by: Tim Bailey, Division President of Avid Ratings Canada
Building homes means managing hundreds of processes, while assembling thousands of components made from a combination of natural, manufactured, pre-fabricated and human-assembled materials. The construction process spans several months, in conditions that may include scorching heat, drenching rain, gusting winds, frigid snow or anything in-between. It is not surprising that Dr. Jack B. ReVelle, Six Sigma expert and quality guru, has noted that “the average home has more than 60,000 points of failure during the building process.” Building homes is not an easy sport.
Stopping at Third Base
In light of the complexities of home building, it seems reasonable to think that making it to closing with only a handful of incomplete or deficient items should be considered a victory. Unfortunately, homebuyers rarely look at what has been accomplished, but rather, what remains incomplete when they receive keys for their new home. A builder with a short list of deficiencies at occupancy may view that as a “win,” but most homebuyers score that less generously in customer satisfaction. “Stopping at third adds no more to the score than striking out. It doesn’t matter how well you start if you fail to finish,” according to legendary major league baseball player Billy Sunday.
On the scoreboard of customer satisfaction, two key elements are in play when buyers take possession of their new homes: The first is the “number” of deficiencies and the second is how homebuyers “perceive” that number. Even the best builders “leave runners on third” at times, but customer satisfaction leaders score higher by managing customer expectations while turning over homes with few, if any, shortcomings.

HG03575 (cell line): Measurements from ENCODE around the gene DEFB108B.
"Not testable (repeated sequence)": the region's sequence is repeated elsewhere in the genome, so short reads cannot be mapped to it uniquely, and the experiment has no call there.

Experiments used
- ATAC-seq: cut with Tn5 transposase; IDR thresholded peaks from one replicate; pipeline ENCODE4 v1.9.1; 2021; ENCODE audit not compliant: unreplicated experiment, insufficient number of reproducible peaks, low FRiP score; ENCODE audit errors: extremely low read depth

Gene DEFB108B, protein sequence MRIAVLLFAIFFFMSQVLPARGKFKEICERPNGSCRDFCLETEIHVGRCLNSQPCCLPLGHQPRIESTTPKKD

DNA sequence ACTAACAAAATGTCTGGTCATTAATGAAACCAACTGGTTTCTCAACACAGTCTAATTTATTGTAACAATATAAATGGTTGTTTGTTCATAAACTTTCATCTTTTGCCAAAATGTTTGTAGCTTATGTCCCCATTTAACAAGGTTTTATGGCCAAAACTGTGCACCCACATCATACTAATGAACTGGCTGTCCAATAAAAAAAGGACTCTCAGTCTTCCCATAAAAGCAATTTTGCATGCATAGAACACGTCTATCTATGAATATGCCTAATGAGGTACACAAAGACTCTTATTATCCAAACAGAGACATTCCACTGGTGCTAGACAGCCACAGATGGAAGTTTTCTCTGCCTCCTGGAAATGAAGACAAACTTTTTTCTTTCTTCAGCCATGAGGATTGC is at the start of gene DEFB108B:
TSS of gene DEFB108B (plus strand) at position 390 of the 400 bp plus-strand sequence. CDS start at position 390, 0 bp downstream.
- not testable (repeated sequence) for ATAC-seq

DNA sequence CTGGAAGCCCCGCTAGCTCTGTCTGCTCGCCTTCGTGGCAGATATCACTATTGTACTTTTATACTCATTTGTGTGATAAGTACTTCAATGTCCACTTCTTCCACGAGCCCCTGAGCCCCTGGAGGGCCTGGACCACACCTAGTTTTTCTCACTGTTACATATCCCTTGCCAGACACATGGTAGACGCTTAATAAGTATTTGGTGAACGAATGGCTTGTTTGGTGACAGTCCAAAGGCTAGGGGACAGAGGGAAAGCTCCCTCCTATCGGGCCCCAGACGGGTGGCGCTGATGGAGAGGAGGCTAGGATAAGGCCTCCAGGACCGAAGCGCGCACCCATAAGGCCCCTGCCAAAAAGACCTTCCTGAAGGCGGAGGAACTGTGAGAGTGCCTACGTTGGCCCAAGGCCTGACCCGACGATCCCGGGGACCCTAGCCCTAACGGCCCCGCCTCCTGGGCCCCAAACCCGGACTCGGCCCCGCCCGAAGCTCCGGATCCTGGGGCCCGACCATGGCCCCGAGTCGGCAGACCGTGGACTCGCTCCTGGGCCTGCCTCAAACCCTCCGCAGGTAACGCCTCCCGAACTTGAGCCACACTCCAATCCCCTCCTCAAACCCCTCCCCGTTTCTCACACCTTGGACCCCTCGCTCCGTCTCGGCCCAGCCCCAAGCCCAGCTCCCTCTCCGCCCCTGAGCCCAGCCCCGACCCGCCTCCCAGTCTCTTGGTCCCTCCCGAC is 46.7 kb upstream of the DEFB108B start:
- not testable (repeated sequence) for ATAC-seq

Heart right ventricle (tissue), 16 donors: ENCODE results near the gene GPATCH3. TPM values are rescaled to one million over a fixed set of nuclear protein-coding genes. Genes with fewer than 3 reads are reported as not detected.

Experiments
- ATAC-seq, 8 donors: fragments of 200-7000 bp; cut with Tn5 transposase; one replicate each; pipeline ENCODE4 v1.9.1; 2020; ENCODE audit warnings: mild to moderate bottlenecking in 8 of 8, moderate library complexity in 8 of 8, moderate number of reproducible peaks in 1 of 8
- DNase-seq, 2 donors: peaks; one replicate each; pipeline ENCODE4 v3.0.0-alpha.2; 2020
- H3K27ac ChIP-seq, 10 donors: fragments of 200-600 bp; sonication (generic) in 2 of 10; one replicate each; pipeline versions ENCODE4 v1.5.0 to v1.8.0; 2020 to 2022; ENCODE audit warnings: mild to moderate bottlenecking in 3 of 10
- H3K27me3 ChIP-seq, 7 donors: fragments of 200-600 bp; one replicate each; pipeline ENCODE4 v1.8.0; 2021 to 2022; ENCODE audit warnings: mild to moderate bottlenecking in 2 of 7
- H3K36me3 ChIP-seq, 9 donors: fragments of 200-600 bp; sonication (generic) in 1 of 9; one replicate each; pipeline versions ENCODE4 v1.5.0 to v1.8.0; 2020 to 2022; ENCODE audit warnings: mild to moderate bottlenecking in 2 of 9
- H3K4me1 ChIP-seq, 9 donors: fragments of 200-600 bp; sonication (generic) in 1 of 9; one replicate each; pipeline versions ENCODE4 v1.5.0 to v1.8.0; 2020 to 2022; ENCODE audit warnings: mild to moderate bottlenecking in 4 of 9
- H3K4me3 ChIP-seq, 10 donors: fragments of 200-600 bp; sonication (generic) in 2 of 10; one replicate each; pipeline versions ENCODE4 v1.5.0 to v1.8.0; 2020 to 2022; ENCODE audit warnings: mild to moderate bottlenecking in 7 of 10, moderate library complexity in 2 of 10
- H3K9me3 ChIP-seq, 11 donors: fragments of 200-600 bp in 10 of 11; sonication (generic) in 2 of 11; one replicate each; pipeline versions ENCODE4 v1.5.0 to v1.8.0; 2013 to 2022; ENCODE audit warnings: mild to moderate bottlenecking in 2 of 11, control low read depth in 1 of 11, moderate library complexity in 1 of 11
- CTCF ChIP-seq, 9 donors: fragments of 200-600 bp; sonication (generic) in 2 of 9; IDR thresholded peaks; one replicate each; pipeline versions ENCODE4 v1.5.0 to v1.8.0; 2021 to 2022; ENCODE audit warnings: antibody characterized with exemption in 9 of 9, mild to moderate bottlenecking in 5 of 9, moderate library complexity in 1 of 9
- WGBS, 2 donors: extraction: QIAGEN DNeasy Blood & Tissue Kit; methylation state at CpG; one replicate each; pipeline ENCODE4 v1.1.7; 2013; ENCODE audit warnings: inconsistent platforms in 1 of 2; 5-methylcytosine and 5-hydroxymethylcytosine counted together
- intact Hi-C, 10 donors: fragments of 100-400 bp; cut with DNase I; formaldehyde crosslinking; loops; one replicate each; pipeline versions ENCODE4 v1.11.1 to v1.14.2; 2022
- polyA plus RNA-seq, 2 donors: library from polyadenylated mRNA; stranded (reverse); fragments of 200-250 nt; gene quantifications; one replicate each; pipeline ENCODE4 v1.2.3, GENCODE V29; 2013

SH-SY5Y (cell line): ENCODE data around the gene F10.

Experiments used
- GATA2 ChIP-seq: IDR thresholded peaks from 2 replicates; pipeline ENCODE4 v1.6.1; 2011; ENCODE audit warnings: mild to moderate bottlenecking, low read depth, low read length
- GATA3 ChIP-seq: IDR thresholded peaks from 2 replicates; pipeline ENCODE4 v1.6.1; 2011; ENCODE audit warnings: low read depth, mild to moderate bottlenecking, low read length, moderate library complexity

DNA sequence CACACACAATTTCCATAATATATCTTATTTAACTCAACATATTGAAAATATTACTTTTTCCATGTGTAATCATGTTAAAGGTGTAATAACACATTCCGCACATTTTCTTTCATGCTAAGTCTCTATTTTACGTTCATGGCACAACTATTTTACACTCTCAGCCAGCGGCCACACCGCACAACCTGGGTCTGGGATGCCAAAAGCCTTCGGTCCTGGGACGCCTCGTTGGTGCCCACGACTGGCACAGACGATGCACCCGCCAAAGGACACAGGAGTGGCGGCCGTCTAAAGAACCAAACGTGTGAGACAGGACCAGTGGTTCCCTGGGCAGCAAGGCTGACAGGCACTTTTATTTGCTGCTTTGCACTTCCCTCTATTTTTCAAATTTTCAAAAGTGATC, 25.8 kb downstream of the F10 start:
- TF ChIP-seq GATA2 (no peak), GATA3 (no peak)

Number of Incomplete Items
Survey data from Avid Ratings’ “All-Canada” database indicates 22.2 percent of homebuyers reported having “three or fewer” deficiencies at the time of their pre-delivery walk-through, with 2.6 percent of those buyers reporting zero deficiencies. Hopefully the goal for all home builders is to have zero deficiencies by closing ─ or preferably by the pre-delivery walk-through ─ however, this data suggests that 97.4 percent of homebuyers report some deficient items at their walk-through.
In comparison, data from an industry-leading builder in customer satisfaction shows that 55.3 percent of their homebuyers reported having “three or fewer” deficiencies at their walk-through ─ 33.1 percent better than the “All-Canada” data above ─ with 6.4 percent of their buyers reporting zero deficiencies. A good batting average in baseball is typically above .300 and similarly, while leading builders are not perfect, they are batting at higher averages in the delivery of deficiency-free homes.
Perception is Reality
Setting expectations for homebuyers is a key factor in customer satisfaction, as customer perceptions become reality. Homebuyer perception regarding deficiencies at the walk-through is crucial to monitor and understand. Survey data from Avid Ratings’ “All-Canada” database indicates 71.8 percent of homebuyers believe the number of deficiencies at their walk-through was either “about as expected” or “less than expected/no items.” This leaves 28.2 percent of homebuyers feeling that the number of deficiencies at their walk-through was “more than expected” or “much more than expected.”
Again in comparison, data from an industry-leading builder in customer satisfaction shows that 85.4 percent of their homebuyers believe the number of deficiencies at their walk-through was either “about as expected” or “less than expected/no items” ─ 13.6 percent better than the “All-Canada” data above. This leaves 14.6 percent of their homebuyers feeling that the number of deficiencies at the walk-through was “more than expected” ─ no homebuyers reported “much more than expected.” Even the best builders are not hitting home runs every time they are setting customer expectations, but they are generally leading the league in this area.
Managing the complexities of homebuilding should bring the reward of homeowners that are passionate fans, but this is only possible if customers receive complete and ready homes that align with their expectations. Turning over homes with few, if any, deficiencies shows up on the scoreboard through referrals and positive reviews. Finishing is always the most important part of the race.